As a member of the Royal Photographic Society, I have already been awarded the Licentiate distinction for a panel of 10 images that I submitted in 2016.
Since then I had been working towards the Associate award of the society. For this, fifteen images had to be produced within a cohesive piece of work and entered into one of the genres relevant to the Associate award.
After a couple of false starts, in 2018 I started to get my project together and in June this year, I entered the completed panel into the Fine Art associate distinction assessment.
I was overjoyed when I was told that my work had been deemed of associate quality and that it had been recommended to the Council for ratification. A week later the distinction was confirmed and I was given the associate award in Fine Art Photography.
I have now placed the images on my website together with the panel layout and the statement of intent that forms part of the submission. Click here to see my ARPS panel.
Unlike most specialised areas of photography, there are few tricks or special equipment required for shooting architecture – only careful planning and an open mind. Your shooting position, the time of day, the colour and direction of light all have a profound result on the final image and it pays to shoot from a few different viewpoints to start off.
Architecture doesn’t just mean sleek, shiny buildings – it can include housing, historic monuments and industrial heritage too.
First, choose one of the following subjects, you are then to take three photographs showing different aspects or designs for the subject that you have chosen to photograph. The individual photographs should show that they are part of a set.
- Ecclesiastical Buildings
Many of the oldest structures in Europe were built for worship, your assignment is to take a photograph that shows your personal vision of such a building.
- Industrial Heritage
Find an industrial or manufacturing building lying empty after the economy has moved elsewhere.
For many years, the modernist building style that emerged in the 1920s was synonymous with brutal construction methods and sink housing estates. Today however modernism has been re-evaluated and is seen quite properly as a valid and important architectural style.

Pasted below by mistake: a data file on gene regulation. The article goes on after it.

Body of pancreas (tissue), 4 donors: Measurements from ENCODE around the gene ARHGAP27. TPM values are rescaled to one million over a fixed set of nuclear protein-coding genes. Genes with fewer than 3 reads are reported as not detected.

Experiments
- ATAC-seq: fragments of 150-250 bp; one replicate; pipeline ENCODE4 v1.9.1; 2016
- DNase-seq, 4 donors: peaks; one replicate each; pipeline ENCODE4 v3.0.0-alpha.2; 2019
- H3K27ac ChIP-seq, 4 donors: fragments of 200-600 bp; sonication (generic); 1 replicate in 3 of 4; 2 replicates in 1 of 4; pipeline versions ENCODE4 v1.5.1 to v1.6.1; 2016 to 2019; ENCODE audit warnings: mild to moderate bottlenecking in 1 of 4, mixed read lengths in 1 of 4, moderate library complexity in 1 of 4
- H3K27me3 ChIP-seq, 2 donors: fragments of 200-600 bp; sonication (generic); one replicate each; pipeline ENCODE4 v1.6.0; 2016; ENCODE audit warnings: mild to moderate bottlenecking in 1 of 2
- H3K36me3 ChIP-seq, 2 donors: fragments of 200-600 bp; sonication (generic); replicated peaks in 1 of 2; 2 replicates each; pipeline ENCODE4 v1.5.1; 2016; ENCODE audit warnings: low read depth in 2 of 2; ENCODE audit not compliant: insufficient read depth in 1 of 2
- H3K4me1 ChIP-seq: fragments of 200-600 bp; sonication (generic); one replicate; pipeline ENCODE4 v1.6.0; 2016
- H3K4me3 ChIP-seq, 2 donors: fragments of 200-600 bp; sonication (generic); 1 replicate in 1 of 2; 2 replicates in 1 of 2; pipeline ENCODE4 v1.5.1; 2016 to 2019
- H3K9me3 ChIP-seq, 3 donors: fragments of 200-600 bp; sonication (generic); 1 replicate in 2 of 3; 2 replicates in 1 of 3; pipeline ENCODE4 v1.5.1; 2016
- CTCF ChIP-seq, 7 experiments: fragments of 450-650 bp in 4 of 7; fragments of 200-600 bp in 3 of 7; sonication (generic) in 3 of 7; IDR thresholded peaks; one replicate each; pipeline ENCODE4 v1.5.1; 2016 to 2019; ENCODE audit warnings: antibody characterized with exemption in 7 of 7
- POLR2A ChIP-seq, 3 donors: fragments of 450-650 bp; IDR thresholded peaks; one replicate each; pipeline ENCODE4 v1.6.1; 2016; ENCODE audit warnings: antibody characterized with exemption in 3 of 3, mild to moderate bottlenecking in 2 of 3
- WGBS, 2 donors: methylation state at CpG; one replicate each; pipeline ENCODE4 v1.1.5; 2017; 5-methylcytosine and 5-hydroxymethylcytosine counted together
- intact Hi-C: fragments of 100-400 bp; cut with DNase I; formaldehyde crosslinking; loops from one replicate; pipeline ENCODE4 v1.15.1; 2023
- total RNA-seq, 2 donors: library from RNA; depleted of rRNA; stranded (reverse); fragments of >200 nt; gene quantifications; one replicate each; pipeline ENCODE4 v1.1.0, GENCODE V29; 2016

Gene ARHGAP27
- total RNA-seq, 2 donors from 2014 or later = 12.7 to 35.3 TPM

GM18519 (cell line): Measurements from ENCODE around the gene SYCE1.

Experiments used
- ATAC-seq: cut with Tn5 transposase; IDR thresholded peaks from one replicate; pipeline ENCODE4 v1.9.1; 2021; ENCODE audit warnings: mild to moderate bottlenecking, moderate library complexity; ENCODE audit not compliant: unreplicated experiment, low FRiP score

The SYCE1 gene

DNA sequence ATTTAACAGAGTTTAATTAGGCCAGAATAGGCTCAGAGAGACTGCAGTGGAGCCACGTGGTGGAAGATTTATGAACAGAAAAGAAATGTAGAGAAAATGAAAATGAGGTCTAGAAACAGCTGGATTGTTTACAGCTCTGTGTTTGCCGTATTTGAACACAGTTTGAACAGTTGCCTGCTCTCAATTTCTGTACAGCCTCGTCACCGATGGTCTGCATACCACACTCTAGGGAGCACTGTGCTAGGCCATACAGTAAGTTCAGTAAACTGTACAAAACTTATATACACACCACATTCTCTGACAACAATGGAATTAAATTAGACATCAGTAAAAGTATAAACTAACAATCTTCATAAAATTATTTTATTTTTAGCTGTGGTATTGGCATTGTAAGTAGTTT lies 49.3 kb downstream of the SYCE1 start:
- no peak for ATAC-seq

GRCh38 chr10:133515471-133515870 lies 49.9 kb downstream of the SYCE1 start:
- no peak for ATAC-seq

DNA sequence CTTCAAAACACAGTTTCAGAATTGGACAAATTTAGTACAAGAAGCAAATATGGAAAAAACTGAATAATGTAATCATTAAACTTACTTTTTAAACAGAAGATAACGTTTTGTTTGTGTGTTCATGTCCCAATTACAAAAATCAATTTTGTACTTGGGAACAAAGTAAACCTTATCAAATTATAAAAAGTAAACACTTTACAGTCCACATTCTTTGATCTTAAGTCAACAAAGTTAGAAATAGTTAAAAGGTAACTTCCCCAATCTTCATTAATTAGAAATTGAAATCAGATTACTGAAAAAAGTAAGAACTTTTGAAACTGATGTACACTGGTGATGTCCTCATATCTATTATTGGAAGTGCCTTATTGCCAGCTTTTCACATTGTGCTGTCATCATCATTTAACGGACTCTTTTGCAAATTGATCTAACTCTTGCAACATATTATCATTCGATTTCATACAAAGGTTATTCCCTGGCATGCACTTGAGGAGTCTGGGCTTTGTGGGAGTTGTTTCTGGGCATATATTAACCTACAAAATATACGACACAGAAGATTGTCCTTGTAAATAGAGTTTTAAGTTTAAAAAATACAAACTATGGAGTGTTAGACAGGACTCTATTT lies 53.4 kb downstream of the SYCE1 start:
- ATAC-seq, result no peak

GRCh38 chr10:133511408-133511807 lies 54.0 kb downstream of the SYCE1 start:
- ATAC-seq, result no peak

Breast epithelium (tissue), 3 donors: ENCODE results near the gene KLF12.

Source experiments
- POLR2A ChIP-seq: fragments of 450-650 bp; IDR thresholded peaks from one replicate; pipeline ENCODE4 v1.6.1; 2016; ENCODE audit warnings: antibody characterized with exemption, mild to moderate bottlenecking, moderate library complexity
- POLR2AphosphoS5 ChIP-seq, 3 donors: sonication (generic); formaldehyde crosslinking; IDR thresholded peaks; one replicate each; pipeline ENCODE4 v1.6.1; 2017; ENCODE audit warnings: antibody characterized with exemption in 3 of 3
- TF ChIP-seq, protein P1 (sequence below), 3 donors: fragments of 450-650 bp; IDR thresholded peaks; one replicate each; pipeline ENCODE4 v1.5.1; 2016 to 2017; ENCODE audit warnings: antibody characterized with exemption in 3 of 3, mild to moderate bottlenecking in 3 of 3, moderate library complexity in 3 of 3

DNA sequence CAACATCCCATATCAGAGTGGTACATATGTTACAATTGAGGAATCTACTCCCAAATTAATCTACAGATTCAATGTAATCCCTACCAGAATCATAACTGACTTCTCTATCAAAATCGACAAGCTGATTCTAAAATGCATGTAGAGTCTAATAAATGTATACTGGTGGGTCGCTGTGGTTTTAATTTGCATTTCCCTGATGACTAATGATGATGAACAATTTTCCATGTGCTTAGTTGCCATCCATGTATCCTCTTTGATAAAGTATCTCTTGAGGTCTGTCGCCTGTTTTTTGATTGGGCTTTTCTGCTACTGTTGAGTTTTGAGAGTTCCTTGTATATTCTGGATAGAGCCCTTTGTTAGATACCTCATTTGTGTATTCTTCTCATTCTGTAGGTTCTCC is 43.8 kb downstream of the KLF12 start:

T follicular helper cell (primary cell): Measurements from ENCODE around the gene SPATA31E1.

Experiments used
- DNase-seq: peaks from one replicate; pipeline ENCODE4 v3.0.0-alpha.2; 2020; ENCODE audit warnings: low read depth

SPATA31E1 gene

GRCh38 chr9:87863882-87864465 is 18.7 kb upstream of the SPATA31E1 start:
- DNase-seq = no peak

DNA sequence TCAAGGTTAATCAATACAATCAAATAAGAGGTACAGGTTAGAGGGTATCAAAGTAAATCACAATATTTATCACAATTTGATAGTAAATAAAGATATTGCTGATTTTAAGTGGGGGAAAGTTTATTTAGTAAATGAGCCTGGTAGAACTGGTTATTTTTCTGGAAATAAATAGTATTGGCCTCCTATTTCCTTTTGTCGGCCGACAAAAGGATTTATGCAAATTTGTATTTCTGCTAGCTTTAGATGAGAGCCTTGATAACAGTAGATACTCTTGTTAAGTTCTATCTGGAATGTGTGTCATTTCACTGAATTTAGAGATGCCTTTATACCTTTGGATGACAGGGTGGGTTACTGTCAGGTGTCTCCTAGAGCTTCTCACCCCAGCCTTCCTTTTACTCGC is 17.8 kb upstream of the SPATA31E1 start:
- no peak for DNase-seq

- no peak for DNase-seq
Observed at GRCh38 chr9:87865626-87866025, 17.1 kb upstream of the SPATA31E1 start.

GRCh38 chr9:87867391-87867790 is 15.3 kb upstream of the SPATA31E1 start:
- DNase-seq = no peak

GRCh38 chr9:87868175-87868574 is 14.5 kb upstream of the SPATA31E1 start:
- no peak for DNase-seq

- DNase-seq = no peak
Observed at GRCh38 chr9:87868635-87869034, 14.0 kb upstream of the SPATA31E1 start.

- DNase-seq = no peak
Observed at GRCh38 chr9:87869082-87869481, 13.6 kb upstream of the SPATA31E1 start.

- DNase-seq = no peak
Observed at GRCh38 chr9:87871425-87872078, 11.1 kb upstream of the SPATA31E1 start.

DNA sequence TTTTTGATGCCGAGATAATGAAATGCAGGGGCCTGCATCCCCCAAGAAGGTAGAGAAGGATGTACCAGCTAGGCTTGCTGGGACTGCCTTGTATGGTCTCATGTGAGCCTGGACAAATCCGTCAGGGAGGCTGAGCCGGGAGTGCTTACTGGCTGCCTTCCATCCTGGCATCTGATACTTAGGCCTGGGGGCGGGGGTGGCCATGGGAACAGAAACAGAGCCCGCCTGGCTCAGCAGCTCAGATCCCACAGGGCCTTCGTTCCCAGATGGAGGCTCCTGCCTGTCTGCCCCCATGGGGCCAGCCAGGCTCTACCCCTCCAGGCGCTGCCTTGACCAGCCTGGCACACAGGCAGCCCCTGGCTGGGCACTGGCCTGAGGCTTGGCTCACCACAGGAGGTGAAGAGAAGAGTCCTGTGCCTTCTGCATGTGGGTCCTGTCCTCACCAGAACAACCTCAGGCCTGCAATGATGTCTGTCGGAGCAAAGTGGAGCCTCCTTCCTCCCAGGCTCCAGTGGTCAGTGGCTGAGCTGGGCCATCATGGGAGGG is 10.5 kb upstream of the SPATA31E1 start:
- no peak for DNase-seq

Large buildings can be tricky to photograph, so it’s probably best to focus on a single facet to work with. Faced with a complicated subject, it can be initially difficult to know which angle to shoot from so don’t be frightened in shooting many variations. Different lenses will enable you to distort shape in varying degrees, with wide angles creating the most stretched-out effects.
Photograph: A flower or flowers
Your project this month is to take a photograph of a flower or flowers. Whilst the weather should be getting warmer this image is to be taken indoors.
You should take advantage of the wonderful soft light that windows can give an image.
One way of doing this is with back-lighting which will give light, gentle shadows and an ethereal feel.
Another way of approaching the subject is to have the light fall on the flower from over your shoulder. This will emphasize the colours and shapes of the flowers but will also mean that the background will be more visible so you will need to think how you approach that so that it doesn’t detract from the flowers.
You may want to try a macro shot of you have the correct type of lens. Macro allows you to concentrate on the fine details which almost makes an abstract design of the flower.
There are other ways that you can approach this project, be creative – just remember a flower has to be in the image.
There are also several camera techniques you could use for this project. For example, an obvious choice is to use a wide aperture to throw the background out of focus. You could also try focus stacking which gives a front to back sharpness to the flower. But in all these things you must not forget the composition of the frame. Where you place the flower and the direction it takes through the image is important – the image must balance.
A tripod will almost certainly be a necessity for this shot and perhaps a reflector or two to get the shadows right.
Just before New Year, I decided I would put up some photographic projects during 2019 for people to attempt if they wish. My idea was that each month I will place another assignment with a different subject to photograph. I should have placed the first project on ASV on the 1st January…but didn’t. Anyway, here it is, better late than never. The first project for 2019 is below.
Weather is something that is around us all the time and it can offer up some of our most inspirational photographic opportunities. When photographing weather, always be aware of what is around you and try to capture its effect on those surroundings.
Try to produce 2 final images for this project. These two images should show two different types or effects of the weather. The location of these images is up to you and may be the same as a comparison or in two entirely different locations.
If you have a go at the project why not upload it to a media site and put a link to it in a comment on a sensored-view.
Here are a couple of my efforts.
The next project will start on 1st February, and will be on the blog on that day. Promise!